I can highly recommend the big Reuters report on Glencore, a company likely to go public some time in the second quarter at a valuation somewhere in the neighborhood of $60 billion.
Even before the IPO, there’s lots of speculation about what Glencore will do with the proceeds, which could be $16 billion or more. Top of the list is further growth — a merger with Xstrata (OTC:XSRAF) alone would probably suffice to push the capitalization of the combined company over the $100 billion mark. The deal will also mean a huge uptick in the wealth of Glencore’s partners, who currently cash out at book value. Given that the company is likely to trade on a multiple of 3x book, no one’s going to be doing that any more.
Glencore has been a highly secretive operation from its earliest days under Marc Rich, and constitutionally hates the transparency involved in being public. So if even Glencore is capitulating, what does that say about my thesis that the stock market is increasingly irrelevant?
For one thing, I think it says that Glencore is run by highly aggressive traders who judge themselves and others on how much money they have. Billionaire CEO Ivan Glasenberg is no philanthropist, and neither does he feel, as many Silicon Valley founders do, that what their companies do is more important than how much money they make. Far from mistrusting speculators, Glasenberg is one. So the only real reason to stay private is the question of privacy. But Glencore already gives enormous amounts of financial information to so thousands of people around the world — it told Reuters that “full financial disclosure is made to all of the company’s shareholders, bondholders, banks, rating agencies and other key stakeholders.” As a result, anybody important who wants to know details of Glencore’s finances can probably find out pretty easily.
Going public will certainly mean more press for Glencore — and given what the company does, more press necessarily means more bad press. It’s hard to position yourself as a major force for global good when your main businesses are mining and commodities speculation, and when you generate a lot of your edge by being willing to do deals with highly-corrupt politicians that other companies won’t touch. But Glencore’s bosses are hardly the first people to make the calculation that for hundreds of millions of dollars, they’re OK with being hated.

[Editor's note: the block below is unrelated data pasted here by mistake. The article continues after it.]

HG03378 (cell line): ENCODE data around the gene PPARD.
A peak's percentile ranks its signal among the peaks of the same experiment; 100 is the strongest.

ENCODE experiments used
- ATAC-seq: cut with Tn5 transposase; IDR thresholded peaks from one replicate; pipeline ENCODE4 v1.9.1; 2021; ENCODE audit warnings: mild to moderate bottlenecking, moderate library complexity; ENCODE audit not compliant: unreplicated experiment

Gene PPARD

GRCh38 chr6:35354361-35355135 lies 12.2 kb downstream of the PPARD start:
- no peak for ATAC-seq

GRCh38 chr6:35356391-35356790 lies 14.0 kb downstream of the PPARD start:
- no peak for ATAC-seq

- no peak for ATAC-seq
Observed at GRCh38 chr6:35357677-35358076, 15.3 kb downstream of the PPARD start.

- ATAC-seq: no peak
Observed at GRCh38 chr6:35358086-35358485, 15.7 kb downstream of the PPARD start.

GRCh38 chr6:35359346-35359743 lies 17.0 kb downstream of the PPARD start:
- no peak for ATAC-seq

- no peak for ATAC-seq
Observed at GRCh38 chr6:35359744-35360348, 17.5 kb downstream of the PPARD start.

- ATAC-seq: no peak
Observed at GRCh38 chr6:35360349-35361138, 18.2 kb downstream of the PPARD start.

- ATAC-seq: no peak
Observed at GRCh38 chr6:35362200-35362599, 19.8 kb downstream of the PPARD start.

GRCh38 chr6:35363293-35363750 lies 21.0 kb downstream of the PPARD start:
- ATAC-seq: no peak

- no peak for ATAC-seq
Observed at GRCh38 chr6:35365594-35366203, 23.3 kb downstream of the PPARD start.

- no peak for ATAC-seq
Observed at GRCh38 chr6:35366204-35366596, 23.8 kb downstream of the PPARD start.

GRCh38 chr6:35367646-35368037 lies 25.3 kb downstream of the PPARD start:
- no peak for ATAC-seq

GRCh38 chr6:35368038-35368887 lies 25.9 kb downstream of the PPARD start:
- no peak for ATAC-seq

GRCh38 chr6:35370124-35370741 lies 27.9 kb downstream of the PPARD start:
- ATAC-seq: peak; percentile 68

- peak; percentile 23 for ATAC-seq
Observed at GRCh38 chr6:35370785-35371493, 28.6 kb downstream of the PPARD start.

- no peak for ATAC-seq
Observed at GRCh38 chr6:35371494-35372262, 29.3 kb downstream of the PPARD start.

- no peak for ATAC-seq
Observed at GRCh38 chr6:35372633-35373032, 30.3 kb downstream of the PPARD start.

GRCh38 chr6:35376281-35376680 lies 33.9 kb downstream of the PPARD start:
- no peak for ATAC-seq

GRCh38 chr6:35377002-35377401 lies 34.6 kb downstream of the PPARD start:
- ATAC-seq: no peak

There’s also a sense of statistical inevitability about going public. You can stay private for decades, but the option of going public will always be there, and there will always be charming investment bankers telling you what a wonderful idea it is. A single moment of weakness, and it’s done. And once done, it’s more or less irreversible. A unified and single-minded family like the Cargills can stay resolute — but that’s an impressive feat, and if Glencore starts draining Cargill’s milkshake after it goes public, even the Cargills’ resolve might waver.
This part of the Reuters report stood out for me:
Glencore’s arrival in the FTSE would intensify the London exchange’s shift into natural resource firms. Fox says the increasing domination by a single sector is a “big headache” for smaller British investors who want a diversified portfolio. “It concerns me as much from a financial perspective as a moral perspective,” he says. “Customers will not expect that when they invest in a mainstream UK growth fund that a third of their money will end up in commodities.”
The point here is that the stock market, at least in the UK, is becoming a commodities play — much as the Russian and Brazilian stock markets have been for some time, not to mention Canada and Australia. Betting on commodities is all well and good, but it’s not the same as investing in the economic growth of a country. “While the stock market is certainly not a perfect reflection of corporate performance,” Ira Millstein tells me, “it is one measure.” That’s true — but it’s a measure of declining utility. The Cargill IPO only serves to underline how the stock market is more of a reflection of global asset values and of financial speculation than it is of underlying corporate performance in the real world.